The Arab world is facing a period of multi-country turmoil that has few precedents in recent history. It is unique because while regional events like the Israeli-Palestinian conflict or the invasion of Iraq may have inspired discontent across the Middle East, this turmoil is focussed squarely on the fundamental problems facing individual societies.
In less than two weeks of 2011, there has been widespread riots against unemployment and inflation in Tunisia and Algeria, a political crisis in Lebanon, the first stage of a potentially bloody division of Sudan, sectarian violence in Egypt and tribal, anti-government riots in Jordan.
While Sudan has long been troubled (and often considered peripheral to the Arab world), and Lebanese politics is essentially a dance from crisis to crisis, troubles in Tunisia, Egypt and Jordan show that even nations known and praised for their stability are struggling to contain their seething populations, who are overwhelmingly young, unemployed and have never known life under anyone but their current leader.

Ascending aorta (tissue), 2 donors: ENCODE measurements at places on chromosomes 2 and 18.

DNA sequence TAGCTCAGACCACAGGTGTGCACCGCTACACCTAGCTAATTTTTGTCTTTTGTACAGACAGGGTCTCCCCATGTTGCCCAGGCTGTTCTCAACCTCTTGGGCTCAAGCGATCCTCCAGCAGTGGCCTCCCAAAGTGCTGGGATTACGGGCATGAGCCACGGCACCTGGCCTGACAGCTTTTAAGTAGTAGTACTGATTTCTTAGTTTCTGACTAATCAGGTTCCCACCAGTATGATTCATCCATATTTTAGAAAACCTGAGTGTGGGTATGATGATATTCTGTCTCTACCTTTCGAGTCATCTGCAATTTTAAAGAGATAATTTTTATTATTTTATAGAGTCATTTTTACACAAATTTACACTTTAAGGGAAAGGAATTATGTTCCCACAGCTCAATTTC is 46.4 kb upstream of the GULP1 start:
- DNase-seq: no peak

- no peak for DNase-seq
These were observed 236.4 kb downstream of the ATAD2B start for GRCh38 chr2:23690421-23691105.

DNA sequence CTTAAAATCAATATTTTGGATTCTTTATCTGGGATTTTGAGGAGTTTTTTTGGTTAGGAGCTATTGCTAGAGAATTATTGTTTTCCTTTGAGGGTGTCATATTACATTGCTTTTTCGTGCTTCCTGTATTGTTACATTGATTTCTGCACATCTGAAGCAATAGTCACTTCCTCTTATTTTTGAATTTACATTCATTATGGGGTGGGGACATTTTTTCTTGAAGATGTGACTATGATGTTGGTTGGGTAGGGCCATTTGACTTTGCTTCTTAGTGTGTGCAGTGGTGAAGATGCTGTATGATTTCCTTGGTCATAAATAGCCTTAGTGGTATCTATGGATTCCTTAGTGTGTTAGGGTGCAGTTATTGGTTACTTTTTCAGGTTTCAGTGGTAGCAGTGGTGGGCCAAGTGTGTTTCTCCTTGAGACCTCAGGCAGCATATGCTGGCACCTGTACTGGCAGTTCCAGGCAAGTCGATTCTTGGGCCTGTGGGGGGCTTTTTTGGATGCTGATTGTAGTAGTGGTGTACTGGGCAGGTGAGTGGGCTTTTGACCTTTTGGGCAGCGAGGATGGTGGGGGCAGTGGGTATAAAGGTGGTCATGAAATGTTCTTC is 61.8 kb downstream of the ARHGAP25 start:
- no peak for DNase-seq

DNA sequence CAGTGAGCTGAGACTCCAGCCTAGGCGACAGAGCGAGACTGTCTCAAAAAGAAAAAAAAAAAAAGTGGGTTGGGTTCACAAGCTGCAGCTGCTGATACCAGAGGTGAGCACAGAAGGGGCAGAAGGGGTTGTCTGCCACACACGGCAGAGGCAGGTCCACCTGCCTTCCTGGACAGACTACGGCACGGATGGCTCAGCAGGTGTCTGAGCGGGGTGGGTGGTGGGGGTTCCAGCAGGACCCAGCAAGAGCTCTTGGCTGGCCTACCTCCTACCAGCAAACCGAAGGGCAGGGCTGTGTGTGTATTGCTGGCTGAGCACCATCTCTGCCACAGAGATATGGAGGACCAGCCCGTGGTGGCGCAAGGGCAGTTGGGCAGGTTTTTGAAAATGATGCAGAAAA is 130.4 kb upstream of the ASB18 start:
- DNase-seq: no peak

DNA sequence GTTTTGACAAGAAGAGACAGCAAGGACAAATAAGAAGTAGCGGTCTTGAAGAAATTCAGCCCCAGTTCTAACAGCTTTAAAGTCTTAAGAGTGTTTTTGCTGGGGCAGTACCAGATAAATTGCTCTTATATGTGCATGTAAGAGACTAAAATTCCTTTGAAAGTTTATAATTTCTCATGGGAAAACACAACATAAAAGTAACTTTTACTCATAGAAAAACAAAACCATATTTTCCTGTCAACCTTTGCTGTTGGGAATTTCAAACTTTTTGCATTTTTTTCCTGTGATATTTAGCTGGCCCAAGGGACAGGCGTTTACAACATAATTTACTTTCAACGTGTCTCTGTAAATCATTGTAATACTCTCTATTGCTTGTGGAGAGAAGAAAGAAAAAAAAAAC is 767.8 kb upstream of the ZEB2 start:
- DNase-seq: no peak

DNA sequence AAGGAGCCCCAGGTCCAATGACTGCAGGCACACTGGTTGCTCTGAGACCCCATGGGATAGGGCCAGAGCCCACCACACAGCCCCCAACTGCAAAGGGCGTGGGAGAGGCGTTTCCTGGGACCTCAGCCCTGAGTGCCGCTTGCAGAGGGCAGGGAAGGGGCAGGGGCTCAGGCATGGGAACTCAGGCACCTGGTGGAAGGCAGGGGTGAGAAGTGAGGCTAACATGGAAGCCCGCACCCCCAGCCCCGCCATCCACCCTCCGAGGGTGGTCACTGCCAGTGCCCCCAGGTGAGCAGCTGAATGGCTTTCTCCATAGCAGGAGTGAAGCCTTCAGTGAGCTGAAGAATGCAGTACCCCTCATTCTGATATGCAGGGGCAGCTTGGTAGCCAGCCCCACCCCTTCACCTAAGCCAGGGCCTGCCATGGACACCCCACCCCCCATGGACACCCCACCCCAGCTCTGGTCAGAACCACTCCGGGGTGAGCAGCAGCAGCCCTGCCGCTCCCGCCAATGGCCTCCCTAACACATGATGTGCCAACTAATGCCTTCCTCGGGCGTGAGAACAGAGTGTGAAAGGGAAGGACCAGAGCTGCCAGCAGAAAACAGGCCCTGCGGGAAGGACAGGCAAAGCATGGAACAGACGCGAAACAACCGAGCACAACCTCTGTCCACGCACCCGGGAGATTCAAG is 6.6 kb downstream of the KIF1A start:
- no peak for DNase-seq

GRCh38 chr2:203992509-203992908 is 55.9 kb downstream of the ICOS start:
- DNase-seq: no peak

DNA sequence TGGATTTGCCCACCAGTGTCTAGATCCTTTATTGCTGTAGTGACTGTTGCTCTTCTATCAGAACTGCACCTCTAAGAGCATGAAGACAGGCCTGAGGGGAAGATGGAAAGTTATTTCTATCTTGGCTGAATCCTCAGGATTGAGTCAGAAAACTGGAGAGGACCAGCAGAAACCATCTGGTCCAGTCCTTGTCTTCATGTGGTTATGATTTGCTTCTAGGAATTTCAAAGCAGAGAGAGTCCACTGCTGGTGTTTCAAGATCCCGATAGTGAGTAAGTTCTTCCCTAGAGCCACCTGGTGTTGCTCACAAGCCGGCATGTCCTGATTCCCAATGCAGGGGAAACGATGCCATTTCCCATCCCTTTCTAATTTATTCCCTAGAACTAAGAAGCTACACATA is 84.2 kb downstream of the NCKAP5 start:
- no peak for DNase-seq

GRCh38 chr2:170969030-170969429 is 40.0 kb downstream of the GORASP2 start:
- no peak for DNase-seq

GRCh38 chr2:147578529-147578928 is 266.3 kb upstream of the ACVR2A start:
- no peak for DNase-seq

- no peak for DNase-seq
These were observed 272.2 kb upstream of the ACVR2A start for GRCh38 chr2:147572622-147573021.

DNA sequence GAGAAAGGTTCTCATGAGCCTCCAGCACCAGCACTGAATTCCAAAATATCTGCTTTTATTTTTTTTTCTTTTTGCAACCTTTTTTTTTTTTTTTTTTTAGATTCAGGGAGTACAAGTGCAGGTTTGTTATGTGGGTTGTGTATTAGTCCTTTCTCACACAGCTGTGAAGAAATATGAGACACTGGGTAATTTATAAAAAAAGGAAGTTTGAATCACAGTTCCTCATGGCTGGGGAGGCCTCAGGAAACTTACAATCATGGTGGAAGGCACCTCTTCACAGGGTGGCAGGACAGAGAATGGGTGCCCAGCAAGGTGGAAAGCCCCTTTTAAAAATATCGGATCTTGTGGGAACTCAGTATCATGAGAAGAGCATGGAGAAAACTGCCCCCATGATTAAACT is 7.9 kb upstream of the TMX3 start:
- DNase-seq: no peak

As the FT's Roula Khalaf concluded in an excellent piece earlier this week:
Grievances over rising prices of basic commodities, shortages of housing and the lack of jobs need not threaten the survival of a regime. But they do represent a critical signal that the regime’s ability to persuade people to remain quiescent has disappeared.
That is truly significant for the region, and yes, for foreign investors and for markets. You'll see more on this on FT Tilt soon. But for now, some recommended reads:
On America in Lebanon - Abu Muqawama
The Arab World Demographic Dilemma: Young, Unemployed, and Searching for a Voice - Saudi Jeans
On Violence In Jordan Lately - The Black Iris
Thee Decades of a Joke That Just Won't Die - Foreign Policy
Tunisia and Algeria unite as 'one force' - The National
The Sick Man of the Middle East: Is Tunisia's strongman president about to fall? - Foreign Policy